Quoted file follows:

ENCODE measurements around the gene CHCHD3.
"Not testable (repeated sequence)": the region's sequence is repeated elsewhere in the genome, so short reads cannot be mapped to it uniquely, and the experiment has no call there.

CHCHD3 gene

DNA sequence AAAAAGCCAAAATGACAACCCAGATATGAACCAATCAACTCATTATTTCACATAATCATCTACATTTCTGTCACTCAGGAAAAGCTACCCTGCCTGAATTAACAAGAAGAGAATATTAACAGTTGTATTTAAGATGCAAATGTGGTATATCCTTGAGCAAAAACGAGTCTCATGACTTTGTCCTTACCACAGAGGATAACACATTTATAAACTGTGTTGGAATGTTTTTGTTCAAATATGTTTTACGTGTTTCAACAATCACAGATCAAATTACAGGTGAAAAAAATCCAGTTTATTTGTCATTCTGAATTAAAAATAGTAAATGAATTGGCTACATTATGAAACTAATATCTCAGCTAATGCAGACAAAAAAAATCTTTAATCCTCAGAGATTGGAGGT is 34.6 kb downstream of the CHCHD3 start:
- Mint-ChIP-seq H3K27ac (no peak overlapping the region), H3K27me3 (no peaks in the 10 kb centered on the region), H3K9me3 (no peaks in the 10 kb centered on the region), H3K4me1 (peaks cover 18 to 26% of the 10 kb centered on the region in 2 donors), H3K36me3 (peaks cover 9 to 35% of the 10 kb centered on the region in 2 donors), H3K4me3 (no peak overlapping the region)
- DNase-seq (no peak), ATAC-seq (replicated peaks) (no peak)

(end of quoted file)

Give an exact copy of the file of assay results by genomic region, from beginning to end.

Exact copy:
ENCODE measurements around the gene CHCHD3.
"Not testable (repeated sequence)": the region's sequence is repeated elsewhere in the genome, so short reads cannot be mapped to it uniquely, and the experiment has no call there.

CHCHD3 gene

DNA sequence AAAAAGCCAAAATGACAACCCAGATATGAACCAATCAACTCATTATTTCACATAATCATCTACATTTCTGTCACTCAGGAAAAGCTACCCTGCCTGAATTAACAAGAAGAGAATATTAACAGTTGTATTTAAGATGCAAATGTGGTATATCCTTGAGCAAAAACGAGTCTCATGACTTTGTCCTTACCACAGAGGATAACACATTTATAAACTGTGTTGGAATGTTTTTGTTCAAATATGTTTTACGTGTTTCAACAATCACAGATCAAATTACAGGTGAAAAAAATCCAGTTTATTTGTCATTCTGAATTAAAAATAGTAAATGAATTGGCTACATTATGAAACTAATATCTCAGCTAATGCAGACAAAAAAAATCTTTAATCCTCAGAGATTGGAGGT is 34.6 kb downstream of the CHCHD3 start:
- Mint-ChIP-seq H3K27ac (no peak overlapping the region), H3K27me3 (no peaks in the 10 kb centered on the region), H3K9me3 (no peaks in the 10 kb centered on the region), H3K4me1 (peaks cover 18 to 26% of the 10 kb centered on the region in 2 donors), H3K36me3 (peaks cover 9 to 35% of the 10 kb centered on the region in 2 donors), H3K4me3 (no peak overlapping the region)
- DNase-seq (no peak), ATAC-seq (replicated peaks) (no peak)